Canning Apples

Mmmmm.....canning apples. Doesn't it bring back memories of Grandma's cozy kitchen? (Or, if you didn't have a grandma that did that, doesn't it sound nice anyway?) Steaming applesauce, apple butter, apple pie filling - these are all delicious ways to preserve apples!



For now, though, let's start with the basics of how to can apples themselves. It's a very basic and simple process; and, unlike other fruits and vegetables, is not very messy.

canning apples

Choose your canning apples

Buy apples that are as fresh as you can find; try to pick firm, crisp apples with minimal bad spots or bruising.

Of course, the ideal way to do this is to pick your own apples at a local orchard, but not everyone has this luxury! I've been greatly spoiled by the great you-pick-it orchard down the road a few miles from us. :-) You can get great prices if you do it this way, since you are buying in bulk.

At the store, though, you might want to ask your "fruit and vegetable man" which apples are the most recently stocked, or which ones are the ripest or freshest. It's important to make sure that the food you can is good quality.

What kind to buy?

Really, any apple will work. It is totally your preference here. Now, the only thing to consider is when canning apples is that apples such as Granny Smiths are much more tart, and you may need to add more sugar to sweeten them up.

How much to buy?

One bushel of apples will yield about 14 - 18 quarts.

Start Canning Apples!



All right; get your fruit and let's start canning apples!

1. Wash your canning apples. You always want to wash any kind of fresh produce before you can it. Besides dirt, there will also be chemicals or pesticides coating the skins; so it's pretty important to scrub that off before you start.

2. Peel apples. The skins on apples may taste great fresh, (and they certainly have a lot of nutrition in them), but canning them is not normally done.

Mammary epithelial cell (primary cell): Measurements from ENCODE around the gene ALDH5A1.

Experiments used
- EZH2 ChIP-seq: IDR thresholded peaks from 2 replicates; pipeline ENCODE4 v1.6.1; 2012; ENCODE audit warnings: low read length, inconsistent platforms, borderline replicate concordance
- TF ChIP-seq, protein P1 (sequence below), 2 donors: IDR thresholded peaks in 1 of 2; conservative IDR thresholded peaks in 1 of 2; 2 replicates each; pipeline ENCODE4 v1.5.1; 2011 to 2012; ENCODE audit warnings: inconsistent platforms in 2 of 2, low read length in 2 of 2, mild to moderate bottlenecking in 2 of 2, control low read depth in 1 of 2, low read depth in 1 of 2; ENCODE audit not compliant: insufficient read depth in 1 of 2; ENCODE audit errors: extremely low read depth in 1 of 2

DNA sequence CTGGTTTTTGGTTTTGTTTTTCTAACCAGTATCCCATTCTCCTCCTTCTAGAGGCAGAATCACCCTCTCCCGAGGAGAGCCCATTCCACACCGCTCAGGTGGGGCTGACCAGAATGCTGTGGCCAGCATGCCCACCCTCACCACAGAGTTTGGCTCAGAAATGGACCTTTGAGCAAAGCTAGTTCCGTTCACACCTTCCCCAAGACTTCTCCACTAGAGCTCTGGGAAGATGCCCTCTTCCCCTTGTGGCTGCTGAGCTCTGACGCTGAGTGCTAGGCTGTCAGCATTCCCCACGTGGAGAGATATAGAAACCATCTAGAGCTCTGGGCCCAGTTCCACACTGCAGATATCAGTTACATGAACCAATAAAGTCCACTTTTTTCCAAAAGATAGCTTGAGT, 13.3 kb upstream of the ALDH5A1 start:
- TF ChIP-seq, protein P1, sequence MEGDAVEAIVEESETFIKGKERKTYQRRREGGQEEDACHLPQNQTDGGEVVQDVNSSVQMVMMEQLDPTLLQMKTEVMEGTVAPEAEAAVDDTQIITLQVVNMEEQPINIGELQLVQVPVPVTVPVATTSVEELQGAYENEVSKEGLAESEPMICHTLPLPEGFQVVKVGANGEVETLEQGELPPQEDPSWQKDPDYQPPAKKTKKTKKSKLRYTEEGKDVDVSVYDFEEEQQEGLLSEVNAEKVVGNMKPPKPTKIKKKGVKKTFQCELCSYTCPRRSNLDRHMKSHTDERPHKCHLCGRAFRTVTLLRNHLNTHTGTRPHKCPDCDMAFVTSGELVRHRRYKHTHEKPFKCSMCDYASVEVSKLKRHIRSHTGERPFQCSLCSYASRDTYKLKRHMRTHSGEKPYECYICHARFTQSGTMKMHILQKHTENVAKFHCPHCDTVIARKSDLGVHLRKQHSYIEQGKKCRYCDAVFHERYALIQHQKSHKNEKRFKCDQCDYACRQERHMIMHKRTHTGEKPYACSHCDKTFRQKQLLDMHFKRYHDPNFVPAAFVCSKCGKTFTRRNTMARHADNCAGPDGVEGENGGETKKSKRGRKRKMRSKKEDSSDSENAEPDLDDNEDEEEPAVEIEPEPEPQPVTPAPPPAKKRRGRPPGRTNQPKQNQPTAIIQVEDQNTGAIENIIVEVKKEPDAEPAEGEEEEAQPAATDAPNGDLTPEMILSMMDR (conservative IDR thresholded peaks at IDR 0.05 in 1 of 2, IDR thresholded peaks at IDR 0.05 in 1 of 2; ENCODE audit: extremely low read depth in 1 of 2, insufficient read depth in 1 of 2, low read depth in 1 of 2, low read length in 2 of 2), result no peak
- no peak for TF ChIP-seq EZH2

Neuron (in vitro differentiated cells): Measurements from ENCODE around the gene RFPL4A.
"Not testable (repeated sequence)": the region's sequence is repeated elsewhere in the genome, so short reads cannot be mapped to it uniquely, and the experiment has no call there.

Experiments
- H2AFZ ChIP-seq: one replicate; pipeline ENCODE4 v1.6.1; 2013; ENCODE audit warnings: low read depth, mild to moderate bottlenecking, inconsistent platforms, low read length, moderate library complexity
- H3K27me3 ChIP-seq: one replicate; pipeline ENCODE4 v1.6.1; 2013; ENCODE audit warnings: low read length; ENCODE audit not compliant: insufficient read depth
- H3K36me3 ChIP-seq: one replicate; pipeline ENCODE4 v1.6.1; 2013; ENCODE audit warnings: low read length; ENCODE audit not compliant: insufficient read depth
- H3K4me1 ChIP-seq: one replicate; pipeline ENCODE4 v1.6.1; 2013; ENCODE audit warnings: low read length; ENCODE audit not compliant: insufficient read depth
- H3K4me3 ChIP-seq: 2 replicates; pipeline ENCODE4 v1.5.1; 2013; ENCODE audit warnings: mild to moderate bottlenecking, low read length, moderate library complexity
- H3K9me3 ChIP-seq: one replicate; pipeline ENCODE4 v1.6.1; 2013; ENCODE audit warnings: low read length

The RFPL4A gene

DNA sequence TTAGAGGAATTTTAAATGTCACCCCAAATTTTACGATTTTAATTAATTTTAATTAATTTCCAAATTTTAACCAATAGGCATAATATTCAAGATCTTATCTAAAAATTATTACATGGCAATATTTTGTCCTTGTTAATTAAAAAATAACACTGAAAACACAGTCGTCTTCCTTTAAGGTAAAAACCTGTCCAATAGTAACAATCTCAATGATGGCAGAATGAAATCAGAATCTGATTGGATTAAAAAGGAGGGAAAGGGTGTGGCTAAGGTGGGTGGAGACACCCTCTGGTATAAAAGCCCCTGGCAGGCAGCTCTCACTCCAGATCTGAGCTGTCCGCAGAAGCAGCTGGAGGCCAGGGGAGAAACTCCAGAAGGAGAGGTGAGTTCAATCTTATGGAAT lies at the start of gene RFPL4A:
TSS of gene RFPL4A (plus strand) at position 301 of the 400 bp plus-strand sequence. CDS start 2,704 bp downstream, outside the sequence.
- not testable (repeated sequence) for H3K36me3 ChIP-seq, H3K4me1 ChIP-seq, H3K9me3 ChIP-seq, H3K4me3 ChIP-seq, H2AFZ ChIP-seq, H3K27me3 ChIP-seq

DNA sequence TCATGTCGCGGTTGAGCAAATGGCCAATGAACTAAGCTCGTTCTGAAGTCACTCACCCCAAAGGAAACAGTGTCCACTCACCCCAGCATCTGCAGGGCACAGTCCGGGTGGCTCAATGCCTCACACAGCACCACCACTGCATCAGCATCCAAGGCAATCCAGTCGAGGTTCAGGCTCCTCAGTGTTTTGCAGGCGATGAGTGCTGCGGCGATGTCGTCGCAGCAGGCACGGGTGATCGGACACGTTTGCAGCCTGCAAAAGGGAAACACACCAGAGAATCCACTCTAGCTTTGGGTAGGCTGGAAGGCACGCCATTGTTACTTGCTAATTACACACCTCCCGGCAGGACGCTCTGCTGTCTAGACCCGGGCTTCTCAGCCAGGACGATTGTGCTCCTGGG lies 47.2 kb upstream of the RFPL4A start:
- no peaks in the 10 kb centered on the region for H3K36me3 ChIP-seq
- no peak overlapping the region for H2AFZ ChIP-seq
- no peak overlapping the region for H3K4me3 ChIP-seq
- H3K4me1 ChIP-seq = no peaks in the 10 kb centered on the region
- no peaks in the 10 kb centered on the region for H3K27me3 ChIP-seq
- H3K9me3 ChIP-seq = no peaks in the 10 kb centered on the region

canning apples3. Slice apples. You can quarter them, halve them, or slice them, (or even dice them!), as long as you cut the apple in some way. Obviously, a whole apple is not going to fit into a jar, so you have to cut it up one way or another.

The easiest way to slice apples is to use this apple slicer, pictured at left. It makes the process so much simpler! I would highly recommend this tool, if you want to spend the money.

It cuts your apple into 8 perfect slices, and cores it, as well.

Slicing apples by hand, of course, will work just as well. It's just not as efficient.







4. Cook your apples. Place 6 cups of apple slices in a large soup pot and fill with 1 gallon of water. Now, you could also use apple juice as your liquid, rather than water. If you use juice, than you will not need to add any sugar, as there will already be some in the juice.

Boil apples for 5 minutes; then drain off the juice - but SET THE JUICE ASIDE; don't throw it out! You will need it later on.Since you will probably be canning more than 6 cups of apples, you will need to repeat this step several times until all your apples get cooked.

canning apples5. Fill clean, sterilized canning jars with apple slices. You don't want to fill it too full, though. Just fill it up within 1/2 inch of the top. If you use a canning funnel, this process will be much easier and less messy.

6. After all your jars have been filled, pour the hot water or apple juice from step 4 into your jars. Leave a 1/2 inch headspace.

canning apples

7. Wipe rims of jars. Even though this may seem like a trivial step, it is vitally important. After filling your jars, tiny food particles or sticky bits of food will have gotten on the rims. If you do not wipe your rims clean, these food particles could cause your lids to seal improperly, or not at all. I have had first hand experience with this!

Use a clean, damp rag or paper towel to do this job. Dry the rims when you're done.

8. Put on lids and rims. The rims (also called rings, bands, or screw-caps) should be finger tight.

9. Place your jars in a water bath canner filled with water. There should be enough water in the canner to completely cover the tops of the jars.

When canning apples, process jars for 20 minutes, adjusting time to meet your specific altitude's requirements.

10. Remove jars from canner and place on a cooling rack or a tea towel. Don't disturb for 24 hours, as they need time to seal and settle. Within 5 minutes to 1 hour of removing the jars from your canner, you should hear a "pop" from each jar. This means the lids have sealed.

Check your lids!After 24 hours is passed, check your lids to see if they have sealed! You can do this by gently but firmly pressing down on the center of the lids. If it "pops" up and down, your lid has not sealed. (If it's meat, don't it eat!)

If your lid stays firm, however, than they have sealed perfectly and should now be stored.

canning apples

And.....you're done canning apples! Great job!

Your canned apples should be eaten within 1-2 years. Of course, they will probably last a lot longer than that, but since they will begin to lose their nutritional value after 1 - 2 years, it's a good idea to eat them by then.

Store canned goods in a cool, dry place, away from direct sunlight.


go from Canning Apples to Canning Fruits




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